Last year, my post on Thanksgiving Dinner wines (Turkey Day Trials) recommended not one wine, but three different wines based on the variety of food flavors and textures found in this very traditional meal. So I am sticking with that tradition this year in suggesting that you put more than one type of grape on the dining table. But I believe you have to start with Sparkling Wine with appetizers.
American sparklers like Sea Spray or Roederer Estate have set new standards for excellence in this category. No disrespect to the remarkable quality of the grower Champagnes of France, but these American wines should be your go-to choice for this very American Holiday. The Sea Spray is pricey ($90) and hard to find, but the Roederer Estate sparklers, both the non-vintage Estate and 2007 L’Ermitage, are reasonable ($24 and $48, respectively) and widely available. These sparklers make great partners with a wide variety of appetizers.
For those guests who prefer white wines with Thanksgiving dinner, I believe you have to think “fruit” when it comes to a wine choice. Pinot Gris from Alsace fills that bill beautifully. It is richer in mouthfeel than either American Pinot Gris or Italian Pinot Grigio. In the hands of many Alsatian vintners, the wine is medium to full-bodied, with lush notes of apricot, tangerine and honey. Perfect for the sweet potatoes and cranberry sauce. I like the Florian Beck-Hartweg Pinot Gris 2010 from the Frankstein vineyard; however, the Zind-Humbrecht Pinot Gris ($25) may be easier to find.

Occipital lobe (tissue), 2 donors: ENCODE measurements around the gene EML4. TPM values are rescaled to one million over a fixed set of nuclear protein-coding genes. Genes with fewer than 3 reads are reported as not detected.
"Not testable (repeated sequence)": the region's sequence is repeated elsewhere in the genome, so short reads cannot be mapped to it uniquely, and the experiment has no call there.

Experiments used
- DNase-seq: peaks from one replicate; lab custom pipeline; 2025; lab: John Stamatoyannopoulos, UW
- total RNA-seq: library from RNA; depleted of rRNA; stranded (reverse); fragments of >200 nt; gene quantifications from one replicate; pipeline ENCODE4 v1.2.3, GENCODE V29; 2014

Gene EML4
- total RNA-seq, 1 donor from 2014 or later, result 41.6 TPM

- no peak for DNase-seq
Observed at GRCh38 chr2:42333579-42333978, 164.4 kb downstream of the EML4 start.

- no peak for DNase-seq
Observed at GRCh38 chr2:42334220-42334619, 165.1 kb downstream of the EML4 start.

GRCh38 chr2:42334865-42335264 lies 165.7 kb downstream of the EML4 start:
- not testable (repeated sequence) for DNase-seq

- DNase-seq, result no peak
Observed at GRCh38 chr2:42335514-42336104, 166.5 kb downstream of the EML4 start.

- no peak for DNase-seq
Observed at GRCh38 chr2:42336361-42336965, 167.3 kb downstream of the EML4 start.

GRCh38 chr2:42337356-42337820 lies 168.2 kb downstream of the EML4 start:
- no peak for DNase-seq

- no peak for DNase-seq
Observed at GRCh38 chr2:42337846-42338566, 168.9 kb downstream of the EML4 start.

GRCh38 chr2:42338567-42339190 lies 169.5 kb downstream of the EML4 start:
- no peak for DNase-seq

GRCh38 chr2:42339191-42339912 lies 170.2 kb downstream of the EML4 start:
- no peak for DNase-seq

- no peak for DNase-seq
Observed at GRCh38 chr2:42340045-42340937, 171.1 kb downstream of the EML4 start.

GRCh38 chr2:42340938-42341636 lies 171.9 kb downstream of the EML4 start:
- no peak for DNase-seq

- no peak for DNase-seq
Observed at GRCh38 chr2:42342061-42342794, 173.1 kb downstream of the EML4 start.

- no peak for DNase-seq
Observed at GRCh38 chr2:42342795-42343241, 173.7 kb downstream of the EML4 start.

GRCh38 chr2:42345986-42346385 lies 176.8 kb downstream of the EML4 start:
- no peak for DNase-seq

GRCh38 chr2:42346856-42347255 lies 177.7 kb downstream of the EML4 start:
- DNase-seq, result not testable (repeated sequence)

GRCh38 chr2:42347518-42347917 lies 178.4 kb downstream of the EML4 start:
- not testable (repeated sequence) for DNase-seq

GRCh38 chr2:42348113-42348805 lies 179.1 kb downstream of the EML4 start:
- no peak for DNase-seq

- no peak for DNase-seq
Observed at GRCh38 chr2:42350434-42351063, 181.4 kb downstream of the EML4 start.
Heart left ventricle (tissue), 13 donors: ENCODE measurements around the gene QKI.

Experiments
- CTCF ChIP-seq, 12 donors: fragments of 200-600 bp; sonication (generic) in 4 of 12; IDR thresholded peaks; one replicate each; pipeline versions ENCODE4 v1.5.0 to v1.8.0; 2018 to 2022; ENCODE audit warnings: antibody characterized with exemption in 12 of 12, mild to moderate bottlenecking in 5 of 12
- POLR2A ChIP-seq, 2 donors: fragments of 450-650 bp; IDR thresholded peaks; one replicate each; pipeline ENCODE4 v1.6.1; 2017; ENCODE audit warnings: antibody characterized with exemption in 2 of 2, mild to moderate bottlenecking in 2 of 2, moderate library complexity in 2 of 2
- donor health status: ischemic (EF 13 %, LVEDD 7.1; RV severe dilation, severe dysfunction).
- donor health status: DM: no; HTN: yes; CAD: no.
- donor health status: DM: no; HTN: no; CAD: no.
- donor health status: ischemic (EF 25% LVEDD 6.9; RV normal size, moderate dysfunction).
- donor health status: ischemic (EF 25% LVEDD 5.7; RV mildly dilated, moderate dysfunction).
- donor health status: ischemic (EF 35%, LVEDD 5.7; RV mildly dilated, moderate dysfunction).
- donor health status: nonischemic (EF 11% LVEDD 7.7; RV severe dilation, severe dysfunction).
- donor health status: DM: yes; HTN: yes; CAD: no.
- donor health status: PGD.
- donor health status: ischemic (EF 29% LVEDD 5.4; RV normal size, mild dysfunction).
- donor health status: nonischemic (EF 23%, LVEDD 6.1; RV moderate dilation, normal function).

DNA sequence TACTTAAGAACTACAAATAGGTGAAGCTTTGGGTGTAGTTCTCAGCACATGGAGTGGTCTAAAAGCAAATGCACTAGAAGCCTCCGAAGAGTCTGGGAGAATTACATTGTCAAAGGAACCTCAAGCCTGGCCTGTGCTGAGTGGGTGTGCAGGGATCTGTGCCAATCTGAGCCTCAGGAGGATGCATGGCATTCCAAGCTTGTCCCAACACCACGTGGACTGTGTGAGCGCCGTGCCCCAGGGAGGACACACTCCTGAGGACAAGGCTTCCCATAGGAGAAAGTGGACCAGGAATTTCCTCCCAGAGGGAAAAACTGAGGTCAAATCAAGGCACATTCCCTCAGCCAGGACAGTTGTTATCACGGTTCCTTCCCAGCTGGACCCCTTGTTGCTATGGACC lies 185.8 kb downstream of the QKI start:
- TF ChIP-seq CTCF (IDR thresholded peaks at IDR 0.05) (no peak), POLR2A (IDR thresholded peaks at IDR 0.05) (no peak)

Last year, I recommended an American Pinot Noir for a lighter, fruit-forward red. I am still partial to that suggestion, but this year I am making a modest course correction in favor of Gamay from Beaujolais. Not the cheap, candied Nouveau, but a high-end ($30) Cru Beaujolais from the village of Fleurie. Jean Foillard is one of the renowned producers in the region, and his 2010 Fleurie is outstanding: beautiful, ruby red, with black raspberry and black cherry flavors and a touch of licorice. Yet for all of its layers of brilliant fruit, the wine remains relatively light on its feet.
Lightness is not descriptor one would apply to this last recommendation: Zinfandel . . . a truly American varietal. This wine is for your guests that like a heavier red with their gravy, stuffing and mashed potatoes. And to give the Zin a little extra heft, I recommend this 2009 Ridge blend, called Lytton Springs: 74% Zinfandel, 21% Petite Sirah and 5% Carignane. These grapes, especially the Petite Sirah, make this blend more potent and structured than the Fleurie, with darker fruits (plums), a little smoke, and earthy mineral notes.
All of these wines have two things in common: gobs of fruit and moderate tannins, which we think are key to this festive meal.
Trish and I wish you the very best for a safe and joyful Thanksgiving!